I set out to Coonoor along with my husband on a holiday a little reluctantly because this hill station didn’t impress me during our first visit almost four decades ago. Also memories of visiting Sims Park one afternoon were still fresh in my mind. Even as we were taking a stroll around the Park I looked around and to my dismay found not a single soul besides the two of us. The whole place looked eerie and sinister and when we remembered our friends forewarning us of pick pockets lurking in corners, it added to our fears. We quickened our steps towards the exit without looking back till we reached the safety of our hotel which was a few minutes walk from the Park.
Our room overlooked the distant Western Ghats and the town of Coonoor nestled in their midst.
Undertaking a tour of Sims Park (named after its founder) after a lapse of four decades was a pleasant experience. We could walk leisurely albeit themilling crowds and feast ourselves on the riot of colours the flowers presented. I thought a botanist would appreciate the numerous variety of flowering plants and trees collected from different parts of the world. I recollected our tour of the world famous Butchart Garden in Vancouever (named after its founder) which had a collection of species from all over the world. When I asked why there was nothing from India, I was told the weather conditions of Vancouever were not conducive to the growth of tropical plants.
On the drive to Dolphin’s Nose as you ascend through a thick growth of Pine trees on one side and a view of distant hills on the other you feel you are in another world where nature reigns supreme. It was an exhilarating experience which reminded me of our drive through Sherwood Forest in Melbourne,which we had visited some years ago. The only thing we missed was feeding the bright red Rosellas on the way.
We took a brief trip to Ooty through Wellington where contingents of Army and Air force are based, reaching the 18 kilometre distance in an hour. We visited Dodda betta (big hill in Kannada), the highest point in Ooty and since the mid day sun was scorching we couldn’t spend much time here. The distinct change we observed was Todas who were present during our last visit decades ago were conspicuously absent, so was the pristine beauty of the place which seemed to acquire a lot of artificiality and commercialism with all kinds of hawkers around. Also one had to purchase a ticket to enter this tourist spot.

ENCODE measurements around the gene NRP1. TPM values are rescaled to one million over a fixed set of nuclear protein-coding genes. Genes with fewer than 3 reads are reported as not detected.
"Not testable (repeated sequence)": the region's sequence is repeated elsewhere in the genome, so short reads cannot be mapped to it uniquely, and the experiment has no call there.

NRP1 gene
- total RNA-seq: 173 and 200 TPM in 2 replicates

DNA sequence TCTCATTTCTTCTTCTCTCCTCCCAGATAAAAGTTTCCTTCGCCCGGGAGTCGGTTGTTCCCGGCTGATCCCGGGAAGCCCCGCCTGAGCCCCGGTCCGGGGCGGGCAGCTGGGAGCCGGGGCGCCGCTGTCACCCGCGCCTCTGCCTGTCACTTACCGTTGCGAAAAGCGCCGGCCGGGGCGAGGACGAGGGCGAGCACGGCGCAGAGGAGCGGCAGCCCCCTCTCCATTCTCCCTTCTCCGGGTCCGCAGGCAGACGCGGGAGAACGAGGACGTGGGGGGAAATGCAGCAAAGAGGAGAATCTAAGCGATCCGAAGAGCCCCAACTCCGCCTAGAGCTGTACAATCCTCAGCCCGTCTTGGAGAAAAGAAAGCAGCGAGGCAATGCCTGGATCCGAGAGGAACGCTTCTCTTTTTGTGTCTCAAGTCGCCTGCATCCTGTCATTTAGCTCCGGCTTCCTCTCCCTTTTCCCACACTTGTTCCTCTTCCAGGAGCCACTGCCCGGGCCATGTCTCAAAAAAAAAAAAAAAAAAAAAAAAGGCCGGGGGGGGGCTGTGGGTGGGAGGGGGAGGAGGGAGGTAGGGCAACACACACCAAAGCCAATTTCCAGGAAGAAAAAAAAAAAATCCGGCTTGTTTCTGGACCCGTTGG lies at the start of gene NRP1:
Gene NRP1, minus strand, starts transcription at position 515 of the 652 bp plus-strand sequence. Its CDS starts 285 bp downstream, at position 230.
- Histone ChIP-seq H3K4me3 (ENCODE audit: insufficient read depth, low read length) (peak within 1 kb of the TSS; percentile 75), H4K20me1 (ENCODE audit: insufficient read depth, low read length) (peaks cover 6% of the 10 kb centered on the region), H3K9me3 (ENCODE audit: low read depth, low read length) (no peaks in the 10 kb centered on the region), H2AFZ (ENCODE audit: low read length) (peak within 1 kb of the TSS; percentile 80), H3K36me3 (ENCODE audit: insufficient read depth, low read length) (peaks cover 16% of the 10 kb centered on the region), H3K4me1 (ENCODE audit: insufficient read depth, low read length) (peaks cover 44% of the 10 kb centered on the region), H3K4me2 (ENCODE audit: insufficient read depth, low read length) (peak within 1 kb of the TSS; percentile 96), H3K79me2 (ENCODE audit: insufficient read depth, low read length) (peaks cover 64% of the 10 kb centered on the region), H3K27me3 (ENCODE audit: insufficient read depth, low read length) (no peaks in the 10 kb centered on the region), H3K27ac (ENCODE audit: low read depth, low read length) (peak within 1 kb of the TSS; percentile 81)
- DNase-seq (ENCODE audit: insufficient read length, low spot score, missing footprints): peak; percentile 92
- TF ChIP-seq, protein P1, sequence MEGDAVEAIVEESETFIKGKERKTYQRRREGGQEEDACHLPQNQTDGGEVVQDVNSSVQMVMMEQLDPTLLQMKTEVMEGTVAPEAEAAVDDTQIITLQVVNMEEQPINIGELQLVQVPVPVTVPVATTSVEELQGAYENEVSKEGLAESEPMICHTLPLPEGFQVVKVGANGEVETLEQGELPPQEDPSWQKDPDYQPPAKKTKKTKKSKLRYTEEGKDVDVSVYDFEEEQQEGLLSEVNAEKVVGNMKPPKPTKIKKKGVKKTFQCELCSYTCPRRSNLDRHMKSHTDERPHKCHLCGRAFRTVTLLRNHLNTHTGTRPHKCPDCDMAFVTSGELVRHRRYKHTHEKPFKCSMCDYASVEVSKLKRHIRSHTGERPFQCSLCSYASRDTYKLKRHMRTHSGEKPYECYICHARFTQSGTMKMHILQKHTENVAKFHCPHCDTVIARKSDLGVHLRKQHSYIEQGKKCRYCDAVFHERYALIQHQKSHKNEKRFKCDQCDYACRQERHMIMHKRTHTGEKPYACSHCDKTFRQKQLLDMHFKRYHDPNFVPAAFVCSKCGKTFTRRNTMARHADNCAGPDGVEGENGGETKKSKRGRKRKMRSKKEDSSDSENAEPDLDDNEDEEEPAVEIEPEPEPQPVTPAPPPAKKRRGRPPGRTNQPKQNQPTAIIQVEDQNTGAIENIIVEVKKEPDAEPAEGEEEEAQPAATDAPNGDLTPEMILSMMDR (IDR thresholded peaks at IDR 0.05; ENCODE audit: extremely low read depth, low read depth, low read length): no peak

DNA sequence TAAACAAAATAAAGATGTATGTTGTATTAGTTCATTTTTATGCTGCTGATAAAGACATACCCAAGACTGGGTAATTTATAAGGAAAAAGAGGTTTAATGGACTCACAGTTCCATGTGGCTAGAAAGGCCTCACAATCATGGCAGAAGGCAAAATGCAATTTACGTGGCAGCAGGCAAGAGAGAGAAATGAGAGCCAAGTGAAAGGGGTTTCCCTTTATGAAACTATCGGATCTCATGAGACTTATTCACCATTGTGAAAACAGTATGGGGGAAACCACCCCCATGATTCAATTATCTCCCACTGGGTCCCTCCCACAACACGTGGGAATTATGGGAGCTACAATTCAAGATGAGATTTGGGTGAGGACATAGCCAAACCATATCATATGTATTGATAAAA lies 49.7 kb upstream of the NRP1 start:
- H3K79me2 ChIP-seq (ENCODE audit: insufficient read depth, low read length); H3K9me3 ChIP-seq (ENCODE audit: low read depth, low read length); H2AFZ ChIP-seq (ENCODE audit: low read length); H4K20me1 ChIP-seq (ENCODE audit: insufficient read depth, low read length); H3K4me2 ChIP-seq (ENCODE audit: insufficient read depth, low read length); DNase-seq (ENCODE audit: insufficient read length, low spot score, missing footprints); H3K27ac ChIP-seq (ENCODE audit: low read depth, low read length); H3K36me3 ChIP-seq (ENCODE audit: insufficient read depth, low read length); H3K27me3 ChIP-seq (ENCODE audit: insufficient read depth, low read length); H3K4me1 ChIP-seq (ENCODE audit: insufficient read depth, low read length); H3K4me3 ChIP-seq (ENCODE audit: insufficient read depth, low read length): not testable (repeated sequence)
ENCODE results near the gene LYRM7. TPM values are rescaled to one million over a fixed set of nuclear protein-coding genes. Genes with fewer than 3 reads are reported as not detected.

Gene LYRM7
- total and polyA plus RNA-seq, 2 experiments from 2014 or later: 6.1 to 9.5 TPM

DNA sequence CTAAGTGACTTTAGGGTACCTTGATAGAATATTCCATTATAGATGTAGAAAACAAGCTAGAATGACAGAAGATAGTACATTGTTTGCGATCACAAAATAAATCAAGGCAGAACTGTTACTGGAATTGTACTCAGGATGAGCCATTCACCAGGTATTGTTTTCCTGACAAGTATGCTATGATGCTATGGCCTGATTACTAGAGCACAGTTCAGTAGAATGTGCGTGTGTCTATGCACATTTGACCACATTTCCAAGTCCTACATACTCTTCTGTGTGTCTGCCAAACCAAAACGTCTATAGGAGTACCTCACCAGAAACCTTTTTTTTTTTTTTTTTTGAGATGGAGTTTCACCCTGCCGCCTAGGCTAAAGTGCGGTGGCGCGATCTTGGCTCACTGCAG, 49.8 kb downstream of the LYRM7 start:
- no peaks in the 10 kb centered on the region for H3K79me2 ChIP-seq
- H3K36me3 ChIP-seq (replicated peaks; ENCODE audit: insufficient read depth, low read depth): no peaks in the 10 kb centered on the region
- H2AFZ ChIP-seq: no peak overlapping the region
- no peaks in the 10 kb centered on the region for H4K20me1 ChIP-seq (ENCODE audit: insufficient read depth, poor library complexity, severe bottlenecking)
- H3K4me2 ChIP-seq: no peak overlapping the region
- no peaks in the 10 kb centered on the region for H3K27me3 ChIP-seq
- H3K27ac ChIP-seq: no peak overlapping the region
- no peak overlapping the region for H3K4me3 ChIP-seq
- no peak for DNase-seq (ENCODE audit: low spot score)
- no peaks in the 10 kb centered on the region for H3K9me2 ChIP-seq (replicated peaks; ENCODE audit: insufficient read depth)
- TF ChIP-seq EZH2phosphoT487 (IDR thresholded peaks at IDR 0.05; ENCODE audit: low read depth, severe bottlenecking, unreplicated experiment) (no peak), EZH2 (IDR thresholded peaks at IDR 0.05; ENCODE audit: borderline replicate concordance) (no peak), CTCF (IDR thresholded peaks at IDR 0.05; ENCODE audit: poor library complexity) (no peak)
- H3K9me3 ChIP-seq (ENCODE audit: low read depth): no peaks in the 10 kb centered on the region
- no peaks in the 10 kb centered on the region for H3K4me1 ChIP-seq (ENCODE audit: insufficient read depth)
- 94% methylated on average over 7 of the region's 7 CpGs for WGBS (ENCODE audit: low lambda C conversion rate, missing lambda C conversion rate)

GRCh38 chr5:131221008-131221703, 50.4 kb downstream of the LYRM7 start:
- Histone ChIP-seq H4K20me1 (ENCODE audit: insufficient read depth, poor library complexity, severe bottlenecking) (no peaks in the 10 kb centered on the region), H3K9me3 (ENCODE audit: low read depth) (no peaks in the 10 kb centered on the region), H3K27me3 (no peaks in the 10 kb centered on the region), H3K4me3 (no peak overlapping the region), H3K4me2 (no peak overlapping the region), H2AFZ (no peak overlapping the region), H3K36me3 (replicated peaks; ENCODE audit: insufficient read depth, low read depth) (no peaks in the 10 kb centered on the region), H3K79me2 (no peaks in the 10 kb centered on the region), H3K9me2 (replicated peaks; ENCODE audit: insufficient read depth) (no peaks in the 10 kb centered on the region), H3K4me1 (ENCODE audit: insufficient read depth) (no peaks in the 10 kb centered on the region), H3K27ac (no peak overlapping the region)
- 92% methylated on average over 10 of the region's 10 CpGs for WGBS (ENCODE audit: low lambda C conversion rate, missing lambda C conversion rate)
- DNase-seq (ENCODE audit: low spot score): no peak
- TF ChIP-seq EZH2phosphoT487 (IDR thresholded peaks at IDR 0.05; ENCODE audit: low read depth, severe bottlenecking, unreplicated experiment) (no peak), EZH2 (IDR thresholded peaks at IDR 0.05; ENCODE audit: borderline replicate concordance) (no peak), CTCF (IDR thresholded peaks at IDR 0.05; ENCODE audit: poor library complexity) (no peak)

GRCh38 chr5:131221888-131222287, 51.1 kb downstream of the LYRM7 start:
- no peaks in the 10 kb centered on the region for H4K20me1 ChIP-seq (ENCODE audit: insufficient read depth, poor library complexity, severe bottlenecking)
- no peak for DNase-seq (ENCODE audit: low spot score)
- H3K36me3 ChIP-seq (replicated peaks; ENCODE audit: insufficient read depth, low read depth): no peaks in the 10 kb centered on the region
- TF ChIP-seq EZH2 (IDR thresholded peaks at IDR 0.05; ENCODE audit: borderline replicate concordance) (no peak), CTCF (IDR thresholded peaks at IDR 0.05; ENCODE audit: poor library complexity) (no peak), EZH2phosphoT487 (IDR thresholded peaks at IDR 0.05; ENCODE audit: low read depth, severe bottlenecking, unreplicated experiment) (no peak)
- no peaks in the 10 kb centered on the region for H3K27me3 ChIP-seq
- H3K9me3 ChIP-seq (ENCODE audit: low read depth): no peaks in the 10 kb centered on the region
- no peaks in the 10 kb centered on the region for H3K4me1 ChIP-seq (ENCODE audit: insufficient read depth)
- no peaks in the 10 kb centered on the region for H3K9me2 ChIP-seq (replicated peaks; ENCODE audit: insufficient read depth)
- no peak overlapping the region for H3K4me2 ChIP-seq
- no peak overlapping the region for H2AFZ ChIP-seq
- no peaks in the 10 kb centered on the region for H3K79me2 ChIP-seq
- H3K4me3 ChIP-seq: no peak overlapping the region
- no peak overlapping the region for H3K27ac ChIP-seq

We made a dash to the Botanical Gardens on the eve of the 113th.Flower Show and found hectic activity was going on for the ensuing three day event. I clicked a few pictures of the highlights—a giant flower vase decorated with thousands of choicest flowers standing majestically in the midst of a green background and a white Duck with touches of red and green on its beak and hood. It appeared as though it would start waddling on its short legs any moment to greet the visitors. There was also a model of Toda House in front of which there was a sales counter of local products manned by women.
Revisiting Coonoor was certainly a pleasant experience with our stay at Gateway contributing to it in great measure. Even on a sunny or a warm day we could spend the whole day on the sprawling lawns under the shade of trees reading and talking to the guests and their young children. It was heartening to see some of them who were accompanied by their elderly parents engaging themselves in various activities. The boys reveled in playing cricket, the younger children skated enthusiastically on toy ducks and my husband appeared to be the only person to have seized a bicycle standing in the corner of the lawn and ventured to successfully ride on it unmindful of the amused onlookers! There were Yoga sessions in the evening and a game of Tambola by the camp fire during the weekend. To top it all was the delicious food, (we wished we had a larger appetite to do justice to it ) added to it was the service and warmth exuded by the staff of the Taj Gateway which made our stay unforgettable.
n.meera raghavendra rao